You are currently browsing the category archive for the ‘Luke’ category.
36. Now as they said these things, Jesus Himself stood in the midst of them, and said to them, “Peace to you.”
As these two disciples relate every detail of their experience with the Lord, suddenly the very One they were talking about appeared in the midst of them! He reappears, just as He had disappeared before.
Some have suggested that the Lord’s ability to appear and disappear this way must be something that is inherent in resurrection bodies, and that we will be able to appear and disappear this way as well in the resurrection. Yet I do not believe that this is the case. The fact is that this was the Lord Jesus Christ. He had the power of God, and He just as easily could have appeared or disappeared before His death and resurrection as afterwards. In the same way, if we disappear from one place and appear in another in the life to come, this too will be because God gives us the power. There is no reason to think that this is something inherent in resurrection bodies. Read the rest of this entry »
13. Now behold, two of them were traveling that same day to a village called Emmaus, which was seven miles from Jerusalem.
Now we follow two of them, who are leaving Jerusalem and traveling to a village called Emmaus. The “them” here was not the eleven, but just the Lord’s followers in general, the “rest” mentioned in verse 9. The village Emmaus was about seven miles from Jerusalem, so this was no short walk. It is likely that, the Lord Jesus being thought dead, His followers were beginning to scatter, as often happens when any movement breaks up. These former disciples were heading home in discouragement, assuming their hopes had been all in vain. Read the rest of this entry »
1. Now on the first day of the week, very early in the morning, they, and certain other women with them, came to the tomb bringing the spices which they had prepared.
We now learn of an event that took place “on the first day of the week.” Yet this is really a fanciful rendering, for the Greek reads “on the first of the Sabbaths.” Yet this is most strange, for we just read that the women “rested on the Sabbath according to the commandment.” How could it be that this event took place on the Sabbath, then? These women were good, law-keeping women, who would know better than to violate the law regarding work on the Sabbath day by coming to anoint the Lord’s body with spices on that day. Moreover, the Spirit has just told us that they did not violate the Sabbath, but rather rested on it, in the very last verse before this one. Remember, there were no chapter breaks in this book as originally written. I do not believe that Luke forgot between sentences what he had just said. What, then, does this mean? Read the rest of this entry »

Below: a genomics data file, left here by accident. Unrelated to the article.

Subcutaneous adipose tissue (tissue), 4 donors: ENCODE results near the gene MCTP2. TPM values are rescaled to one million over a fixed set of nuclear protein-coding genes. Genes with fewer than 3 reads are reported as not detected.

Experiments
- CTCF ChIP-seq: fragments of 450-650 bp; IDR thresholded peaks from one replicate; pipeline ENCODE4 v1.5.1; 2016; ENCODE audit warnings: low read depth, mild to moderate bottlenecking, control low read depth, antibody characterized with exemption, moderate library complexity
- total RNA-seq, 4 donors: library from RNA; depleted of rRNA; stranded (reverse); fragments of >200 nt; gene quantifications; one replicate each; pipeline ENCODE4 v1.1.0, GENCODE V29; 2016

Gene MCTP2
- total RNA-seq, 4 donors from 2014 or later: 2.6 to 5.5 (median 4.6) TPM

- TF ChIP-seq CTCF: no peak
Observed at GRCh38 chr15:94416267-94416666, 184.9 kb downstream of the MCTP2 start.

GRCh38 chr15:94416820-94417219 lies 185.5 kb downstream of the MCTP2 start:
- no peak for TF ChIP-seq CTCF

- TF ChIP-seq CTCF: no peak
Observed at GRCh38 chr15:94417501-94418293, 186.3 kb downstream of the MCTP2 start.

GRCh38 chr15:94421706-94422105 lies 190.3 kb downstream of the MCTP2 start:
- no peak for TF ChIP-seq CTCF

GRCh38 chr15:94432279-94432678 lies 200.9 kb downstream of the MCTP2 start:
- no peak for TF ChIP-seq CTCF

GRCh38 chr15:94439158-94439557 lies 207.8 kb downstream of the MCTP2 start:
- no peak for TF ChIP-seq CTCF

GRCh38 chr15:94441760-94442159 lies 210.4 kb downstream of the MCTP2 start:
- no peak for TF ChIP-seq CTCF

39. Then one of the criminals who were hanged blasphemed Him, saying, “If You are the Christ, save Yourself and us.”
One of the evildoing rebels speaks up. He calls upon Christ to save Himself and them along with Him. Of course, this criminal would have been happy to have been released from the cross, but from the Holy Spirit’s commentary on this, we know that he did not really believe that this could happen. He was just joining in the mockery and blasphemy with the others. It seems he was of the sort who would try to forget his own suffering by adding to that of others. So he takes up the words of the enemies of the Lord, and joins in mocking Him as well. Read the rest of this entry »
26. Now as they led Him away, they laid hold of a certain man, Simon a Cyrenian, who was coming from the country, and on him they laid the cross that he might bear it after Jesus.
Crucifixion was reserved for the lowest of the low, and most commonly for rebels against the Roman Empire. Thus every facet of it was designed to cause the maximum pain and humiliation. The first step was to cause the condemned to carry his own means of execution to the site where he was to be crucified. We know that the Lord started out doing this, for we read in John 19:17, “And He, bearing His cross, went out to a place called the Place of a Skull, which is called in Hebrew, Golgotha.” Yet the Lord Jesus had already been beaten and abused to the point where it seems the Romans concluded that it was impossible for Him to continue carrying the cross Himself. The tradition is that He stumbled under the burden, and that this is what caused them to seek out someone else to bear His cross. However, there is no word to confirm this in Scripture. All we know is that, for whatever reason, these soldiers sought someone else to bear His cross partway through the journey to the place where they were going to crucify Him. Read the rest of this entry »
1. Then the whole multitude of them arose and led Him to Pilate.